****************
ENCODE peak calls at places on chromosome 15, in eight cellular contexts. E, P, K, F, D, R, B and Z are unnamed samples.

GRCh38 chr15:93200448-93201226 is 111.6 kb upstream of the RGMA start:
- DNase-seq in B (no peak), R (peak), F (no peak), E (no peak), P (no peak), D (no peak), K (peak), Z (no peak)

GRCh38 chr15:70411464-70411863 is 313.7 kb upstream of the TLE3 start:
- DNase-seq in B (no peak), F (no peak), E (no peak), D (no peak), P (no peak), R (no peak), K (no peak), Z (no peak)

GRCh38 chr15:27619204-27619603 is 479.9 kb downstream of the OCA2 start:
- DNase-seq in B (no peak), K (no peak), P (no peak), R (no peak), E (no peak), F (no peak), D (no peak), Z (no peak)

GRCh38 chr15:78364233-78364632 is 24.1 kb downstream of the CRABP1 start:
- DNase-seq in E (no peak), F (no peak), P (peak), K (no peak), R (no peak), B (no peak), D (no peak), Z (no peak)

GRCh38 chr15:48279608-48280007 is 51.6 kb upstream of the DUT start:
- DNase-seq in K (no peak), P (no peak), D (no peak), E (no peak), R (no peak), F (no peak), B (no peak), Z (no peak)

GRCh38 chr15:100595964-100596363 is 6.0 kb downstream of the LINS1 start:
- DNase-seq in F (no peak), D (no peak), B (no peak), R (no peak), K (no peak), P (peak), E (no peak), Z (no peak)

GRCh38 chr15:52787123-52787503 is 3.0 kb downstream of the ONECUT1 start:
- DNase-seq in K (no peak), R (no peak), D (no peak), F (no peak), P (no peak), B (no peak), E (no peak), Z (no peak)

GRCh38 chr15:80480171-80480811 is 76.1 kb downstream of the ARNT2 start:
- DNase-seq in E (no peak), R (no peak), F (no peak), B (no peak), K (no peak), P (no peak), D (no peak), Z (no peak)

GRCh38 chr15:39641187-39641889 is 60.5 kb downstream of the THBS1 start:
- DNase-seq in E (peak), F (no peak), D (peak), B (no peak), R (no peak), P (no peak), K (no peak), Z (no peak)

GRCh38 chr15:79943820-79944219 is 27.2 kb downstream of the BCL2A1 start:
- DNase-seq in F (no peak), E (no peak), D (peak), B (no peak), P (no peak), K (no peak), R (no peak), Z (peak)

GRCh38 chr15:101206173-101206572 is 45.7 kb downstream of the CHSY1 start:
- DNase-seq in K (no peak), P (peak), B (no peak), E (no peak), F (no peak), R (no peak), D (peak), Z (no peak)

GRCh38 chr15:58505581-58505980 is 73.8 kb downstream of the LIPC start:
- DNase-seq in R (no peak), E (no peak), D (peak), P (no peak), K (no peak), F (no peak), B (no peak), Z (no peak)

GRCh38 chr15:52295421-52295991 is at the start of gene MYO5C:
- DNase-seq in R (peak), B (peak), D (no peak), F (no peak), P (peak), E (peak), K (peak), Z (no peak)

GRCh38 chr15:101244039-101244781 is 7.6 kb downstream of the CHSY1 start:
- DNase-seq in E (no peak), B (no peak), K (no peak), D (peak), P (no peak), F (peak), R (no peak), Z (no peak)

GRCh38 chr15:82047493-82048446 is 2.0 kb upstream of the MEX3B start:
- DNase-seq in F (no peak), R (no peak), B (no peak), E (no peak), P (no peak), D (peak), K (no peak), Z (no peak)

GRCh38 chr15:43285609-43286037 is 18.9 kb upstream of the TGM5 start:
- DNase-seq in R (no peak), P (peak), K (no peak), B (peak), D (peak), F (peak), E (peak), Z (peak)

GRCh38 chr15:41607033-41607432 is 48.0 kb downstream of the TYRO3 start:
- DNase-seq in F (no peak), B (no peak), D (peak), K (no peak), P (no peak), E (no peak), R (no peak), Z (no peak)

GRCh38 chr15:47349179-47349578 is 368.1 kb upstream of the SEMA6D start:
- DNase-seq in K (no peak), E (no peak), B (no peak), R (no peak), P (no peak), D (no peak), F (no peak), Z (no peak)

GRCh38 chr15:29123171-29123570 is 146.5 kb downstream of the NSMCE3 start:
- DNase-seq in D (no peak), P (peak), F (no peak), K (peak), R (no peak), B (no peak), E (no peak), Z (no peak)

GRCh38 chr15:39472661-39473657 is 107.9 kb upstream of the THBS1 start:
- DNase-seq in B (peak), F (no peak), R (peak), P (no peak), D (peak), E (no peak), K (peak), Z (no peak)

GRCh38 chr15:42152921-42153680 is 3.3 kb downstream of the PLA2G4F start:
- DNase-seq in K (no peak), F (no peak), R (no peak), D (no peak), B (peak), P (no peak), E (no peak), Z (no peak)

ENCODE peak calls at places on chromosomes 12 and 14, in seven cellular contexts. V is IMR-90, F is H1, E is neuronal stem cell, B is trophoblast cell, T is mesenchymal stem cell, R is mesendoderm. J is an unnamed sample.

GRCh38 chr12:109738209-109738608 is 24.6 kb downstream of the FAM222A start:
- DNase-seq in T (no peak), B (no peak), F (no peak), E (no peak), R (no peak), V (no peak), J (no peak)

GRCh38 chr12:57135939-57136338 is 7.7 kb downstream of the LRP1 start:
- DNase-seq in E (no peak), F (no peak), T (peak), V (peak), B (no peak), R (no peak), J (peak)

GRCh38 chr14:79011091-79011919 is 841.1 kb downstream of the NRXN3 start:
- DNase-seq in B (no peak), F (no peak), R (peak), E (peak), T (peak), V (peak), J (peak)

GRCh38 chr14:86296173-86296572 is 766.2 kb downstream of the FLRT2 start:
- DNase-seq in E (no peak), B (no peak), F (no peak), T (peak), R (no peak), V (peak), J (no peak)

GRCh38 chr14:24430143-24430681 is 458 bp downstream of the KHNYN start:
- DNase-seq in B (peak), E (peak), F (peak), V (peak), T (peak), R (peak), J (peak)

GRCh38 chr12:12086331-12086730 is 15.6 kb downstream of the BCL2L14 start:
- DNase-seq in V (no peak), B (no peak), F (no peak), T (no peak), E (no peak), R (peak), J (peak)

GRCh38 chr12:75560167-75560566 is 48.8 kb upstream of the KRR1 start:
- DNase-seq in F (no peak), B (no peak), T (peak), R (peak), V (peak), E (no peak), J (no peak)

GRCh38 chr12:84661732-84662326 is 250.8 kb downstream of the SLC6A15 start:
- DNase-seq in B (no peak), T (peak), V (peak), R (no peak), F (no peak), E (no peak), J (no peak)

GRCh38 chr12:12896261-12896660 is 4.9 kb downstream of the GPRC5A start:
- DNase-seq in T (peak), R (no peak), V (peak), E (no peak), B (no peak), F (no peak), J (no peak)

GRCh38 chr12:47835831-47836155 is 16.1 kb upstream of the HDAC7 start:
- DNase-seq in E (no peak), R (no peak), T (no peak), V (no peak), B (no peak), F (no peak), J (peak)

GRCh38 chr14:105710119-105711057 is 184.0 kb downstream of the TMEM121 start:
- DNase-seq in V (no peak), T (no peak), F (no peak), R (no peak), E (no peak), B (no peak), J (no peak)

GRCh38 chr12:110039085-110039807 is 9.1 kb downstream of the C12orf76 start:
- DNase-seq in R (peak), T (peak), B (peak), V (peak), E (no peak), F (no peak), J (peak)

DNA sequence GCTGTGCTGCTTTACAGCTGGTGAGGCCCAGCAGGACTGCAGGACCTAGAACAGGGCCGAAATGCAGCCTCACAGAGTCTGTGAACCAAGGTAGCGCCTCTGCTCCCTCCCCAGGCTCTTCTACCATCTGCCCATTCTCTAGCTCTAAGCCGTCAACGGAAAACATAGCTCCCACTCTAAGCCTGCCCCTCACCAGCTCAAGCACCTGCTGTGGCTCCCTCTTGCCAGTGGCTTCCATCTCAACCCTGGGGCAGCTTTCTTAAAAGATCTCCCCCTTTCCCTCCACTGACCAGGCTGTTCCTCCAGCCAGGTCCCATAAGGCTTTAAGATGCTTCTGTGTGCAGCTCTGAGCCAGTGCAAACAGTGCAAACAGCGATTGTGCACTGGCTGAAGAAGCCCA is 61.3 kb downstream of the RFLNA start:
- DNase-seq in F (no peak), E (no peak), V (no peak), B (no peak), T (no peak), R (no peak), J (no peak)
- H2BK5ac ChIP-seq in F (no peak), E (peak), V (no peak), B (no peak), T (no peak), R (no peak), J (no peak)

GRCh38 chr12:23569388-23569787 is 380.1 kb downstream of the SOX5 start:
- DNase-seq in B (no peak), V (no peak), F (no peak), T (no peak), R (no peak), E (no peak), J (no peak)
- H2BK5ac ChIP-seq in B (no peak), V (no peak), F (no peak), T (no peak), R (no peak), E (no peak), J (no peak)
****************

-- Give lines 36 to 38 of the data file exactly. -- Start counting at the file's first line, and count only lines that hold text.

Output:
GRCh38 chr15:47349179-47349578 is 368.1 kb upstream of the SEMA6D start:
- DNase-seq in K (no peak), E (no peak), B (no peak), R (no peak), P (no peak), D (no peak), F (no peak), Z (no peak)

GRCh38 chr15:29123171-29123570 is 146.5 kb downstream of the NSMCE3 start: